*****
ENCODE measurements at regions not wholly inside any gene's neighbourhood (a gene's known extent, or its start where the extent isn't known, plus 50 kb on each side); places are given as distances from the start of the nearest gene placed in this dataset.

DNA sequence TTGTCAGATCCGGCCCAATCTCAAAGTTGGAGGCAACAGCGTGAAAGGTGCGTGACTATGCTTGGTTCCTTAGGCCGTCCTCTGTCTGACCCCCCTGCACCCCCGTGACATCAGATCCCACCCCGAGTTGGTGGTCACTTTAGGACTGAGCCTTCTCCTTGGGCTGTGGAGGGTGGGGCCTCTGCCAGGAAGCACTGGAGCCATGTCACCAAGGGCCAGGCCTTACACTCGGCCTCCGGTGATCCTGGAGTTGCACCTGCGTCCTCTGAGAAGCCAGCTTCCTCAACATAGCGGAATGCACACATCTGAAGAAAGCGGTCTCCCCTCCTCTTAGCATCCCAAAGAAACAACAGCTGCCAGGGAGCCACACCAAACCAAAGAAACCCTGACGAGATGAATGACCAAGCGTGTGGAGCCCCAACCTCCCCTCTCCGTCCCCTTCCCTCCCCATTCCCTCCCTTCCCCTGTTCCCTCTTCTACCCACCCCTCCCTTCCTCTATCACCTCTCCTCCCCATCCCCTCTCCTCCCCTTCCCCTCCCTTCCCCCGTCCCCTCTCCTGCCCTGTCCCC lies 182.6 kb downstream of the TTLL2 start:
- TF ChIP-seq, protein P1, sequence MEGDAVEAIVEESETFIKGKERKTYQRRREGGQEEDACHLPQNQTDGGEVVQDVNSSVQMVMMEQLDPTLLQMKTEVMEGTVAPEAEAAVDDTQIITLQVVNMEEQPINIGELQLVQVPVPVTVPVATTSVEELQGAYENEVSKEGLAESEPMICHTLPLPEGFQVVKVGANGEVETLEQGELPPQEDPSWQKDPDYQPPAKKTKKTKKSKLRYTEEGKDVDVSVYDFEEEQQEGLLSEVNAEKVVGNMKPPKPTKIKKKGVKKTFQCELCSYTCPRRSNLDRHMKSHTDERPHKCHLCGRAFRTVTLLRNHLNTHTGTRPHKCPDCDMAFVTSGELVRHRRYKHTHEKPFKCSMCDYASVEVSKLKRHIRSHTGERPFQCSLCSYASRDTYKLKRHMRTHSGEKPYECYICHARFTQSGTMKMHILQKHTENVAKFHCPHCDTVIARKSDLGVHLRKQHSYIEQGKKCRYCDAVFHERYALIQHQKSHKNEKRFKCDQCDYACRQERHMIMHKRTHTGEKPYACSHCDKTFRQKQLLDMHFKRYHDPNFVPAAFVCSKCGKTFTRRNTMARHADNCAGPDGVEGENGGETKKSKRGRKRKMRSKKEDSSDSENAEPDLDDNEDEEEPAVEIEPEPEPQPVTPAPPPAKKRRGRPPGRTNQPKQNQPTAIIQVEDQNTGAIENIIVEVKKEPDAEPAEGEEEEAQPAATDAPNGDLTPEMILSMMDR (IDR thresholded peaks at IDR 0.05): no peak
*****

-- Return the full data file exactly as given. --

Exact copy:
ENCODE measurements at regions not wholly inside any gene's neighbourhood (a gene's known extent, or its start where the extent isn't known, plus 50 kb on each side); places are given as distances from the start of the nearest gene placed in this dataset.

DNA sequence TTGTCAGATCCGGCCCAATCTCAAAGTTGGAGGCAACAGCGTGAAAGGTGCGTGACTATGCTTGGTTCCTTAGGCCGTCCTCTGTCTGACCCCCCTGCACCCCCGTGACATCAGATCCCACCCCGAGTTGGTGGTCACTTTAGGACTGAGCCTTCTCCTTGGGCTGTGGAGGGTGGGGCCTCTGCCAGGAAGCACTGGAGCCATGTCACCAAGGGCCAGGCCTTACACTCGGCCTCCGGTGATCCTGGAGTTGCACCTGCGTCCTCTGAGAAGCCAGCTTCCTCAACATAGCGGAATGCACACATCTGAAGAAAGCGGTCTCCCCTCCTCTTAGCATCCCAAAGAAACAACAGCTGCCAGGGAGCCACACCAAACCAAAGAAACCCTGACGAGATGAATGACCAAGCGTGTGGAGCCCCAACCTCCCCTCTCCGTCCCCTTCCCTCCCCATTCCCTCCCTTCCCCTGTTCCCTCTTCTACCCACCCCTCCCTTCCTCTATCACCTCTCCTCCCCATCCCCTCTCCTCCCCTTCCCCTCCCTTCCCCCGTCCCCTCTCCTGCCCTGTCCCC lies 182.6 kb downstream of the TTLL2 start:
- TF ChIP-seq, protein P1, sequence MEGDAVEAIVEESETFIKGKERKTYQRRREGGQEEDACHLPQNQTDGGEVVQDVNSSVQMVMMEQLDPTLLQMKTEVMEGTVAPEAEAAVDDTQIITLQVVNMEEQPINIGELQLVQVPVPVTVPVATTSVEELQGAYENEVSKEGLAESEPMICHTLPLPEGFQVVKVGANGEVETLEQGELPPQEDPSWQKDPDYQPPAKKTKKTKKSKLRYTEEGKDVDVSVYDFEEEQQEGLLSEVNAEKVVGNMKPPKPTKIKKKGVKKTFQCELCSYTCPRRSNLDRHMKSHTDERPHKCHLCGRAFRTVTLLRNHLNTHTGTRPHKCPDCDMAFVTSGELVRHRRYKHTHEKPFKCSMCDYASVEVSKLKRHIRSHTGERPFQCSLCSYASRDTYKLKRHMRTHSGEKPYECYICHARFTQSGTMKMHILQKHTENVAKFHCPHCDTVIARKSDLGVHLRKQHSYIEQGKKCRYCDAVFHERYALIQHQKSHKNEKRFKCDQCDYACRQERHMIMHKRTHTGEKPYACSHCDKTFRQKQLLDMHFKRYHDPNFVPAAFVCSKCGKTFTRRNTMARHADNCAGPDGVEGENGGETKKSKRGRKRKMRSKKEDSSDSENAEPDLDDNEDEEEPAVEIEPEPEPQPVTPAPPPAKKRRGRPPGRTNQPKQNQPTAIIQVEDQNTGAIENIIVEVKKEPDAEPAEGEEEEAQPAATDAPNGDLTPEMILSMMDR (IDR thresholded peaks at IDR 0.05): no peak